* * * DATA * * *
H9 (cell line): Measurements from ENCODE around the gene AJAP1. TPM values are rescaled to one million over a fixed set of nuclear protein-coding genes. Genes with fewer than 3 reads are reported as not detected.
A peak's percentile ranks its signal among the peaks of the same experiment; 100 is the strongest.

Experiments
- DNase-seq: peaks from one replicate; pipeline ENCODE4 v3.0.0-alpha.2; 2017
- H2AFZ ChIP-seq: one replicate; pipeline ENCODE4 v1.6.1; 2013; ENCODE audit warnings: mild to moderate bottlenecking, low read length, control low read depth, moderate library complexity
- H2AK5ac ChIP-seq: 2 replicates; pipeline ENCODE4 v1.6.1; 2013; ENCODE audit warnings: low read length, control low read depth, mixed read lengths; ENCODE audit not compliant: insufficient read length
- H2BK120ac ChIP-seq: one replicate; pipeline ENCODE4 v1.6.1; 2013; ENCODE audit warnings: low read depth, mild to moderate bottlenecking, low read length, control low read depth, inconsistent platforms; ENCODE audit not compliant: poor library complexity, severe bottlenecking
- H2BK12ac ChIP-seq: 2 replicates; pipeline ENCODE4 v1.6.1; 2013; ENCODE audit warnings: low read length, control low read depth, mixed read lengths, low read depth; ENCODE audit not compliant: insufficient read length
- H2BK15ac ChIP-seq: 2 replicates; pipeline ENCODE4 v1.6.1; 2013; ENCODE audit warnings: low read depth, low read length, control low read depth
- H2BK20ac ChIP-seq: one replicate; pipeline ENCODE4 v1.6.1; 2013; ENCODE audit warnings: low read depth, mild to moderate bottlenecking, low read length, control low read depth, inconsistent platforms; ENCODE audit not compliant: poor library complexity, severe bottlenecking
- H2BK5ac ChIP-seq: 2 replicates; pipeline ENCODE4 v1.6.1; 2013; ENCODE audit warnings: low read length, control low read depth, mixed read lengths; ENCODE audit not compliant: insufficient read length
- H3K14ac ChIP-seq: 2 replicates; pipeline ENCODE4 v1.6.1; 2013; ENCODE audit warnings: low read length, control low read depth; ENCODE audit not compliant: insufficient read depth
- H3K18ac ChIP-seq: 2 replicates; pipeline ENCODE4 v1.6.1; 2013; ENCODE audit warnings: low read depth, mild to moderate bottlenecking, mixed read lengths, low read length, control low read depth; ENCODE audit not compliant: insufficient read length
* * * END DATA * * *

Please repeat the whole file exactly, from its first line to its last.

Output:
H9 (cell line): Measurements from ENCODE around the gene AJAP1. TPM values are rescaled to one million over a fixed set of nuclear protein-coding genes. Genes with fewer than 3 reads are reported as not detected.
A peak's percentile ranks its signal among the peaks of the same experiment; 100 is the strongest.

Experiments
- DNase-seq: peaks from one replicate; pipeline ENCODE4 v3.0.0-alpha.2; 2017
- H2AFZ ChIP-seq: one replicate; pipeline ENCODE4 v1.6.1; 2013; ENCODE audit warnings: mild to moderate bottlenecking, low read length, control low read depth, moderate library complexity
- H2AK5ac ChIP-seq: 2 replicates; pipeline ENCODE4 v1.6.1; 2013; ENCODE audit warnings: low read length, control low read depth, mixed read lengths; ENCODE audit not compliant: insufficient read length
- H2BK120ac ChIP-seq: one replicate; pipeline ENCODE4 v1.6.1; 2013; ENCODE audit warnings: low read depth, mild to moderate bottlenecking, low read length, control low read depth, inconsistent platforms; ENCODE audit not compliant: poor library complexity, severe bottlenecking
- H2BK12ac ChIP-seq: 2 replicates; pipeline ENCODE4 v1.6.1; 2013; ENCODE audit warnings: low read length, control low read depth, mixed read lengths, low read depth; ENCODE audit not compliant: insufficient read length
- H2BK15ac ChIP-seq: 2 replicates; pipeline ENCODE4 v1.6.1; 2013; ENCODE audit warnings: low read depth, low read length, control low read depth
- H2BK20ac ChIP-seq: one replicate; pipeline ENCODE4 v1.6.1; 2013; ENCODE audit warnings: low read depth, mild to moderate bottlenecking, low read length, control low read depth, inconsistent platforms; ENCODE audit not compliant: poor library complexity, severe bottlenecking
- H2BK5ac ChIP-seq: 2 replicates; pipeline ENCODE4 v1.6.1; 2013; ENCODE audit warnings: low read length, control low read depth, mixed read lengths; ENCODE audit not compliant: insufficient read length
- H3K14ac ChIP-seq: 2 replicates; pipeline ENCODE4 v1.6.1; 2013; ENCODE audit warnings: low read length, control low read depth; ENCODE audit not compliant: insufficient read depth
- H3K18ac ChIP-seq: 2 replicates; pipeline ENCODE4 v1.6.1; 2013; ENCODE audit warnings: low read depth, mild to moderate bottlenecking, mixed read lengths, low read length, control low read depth; ENCODE audit not compliant: insufficient read length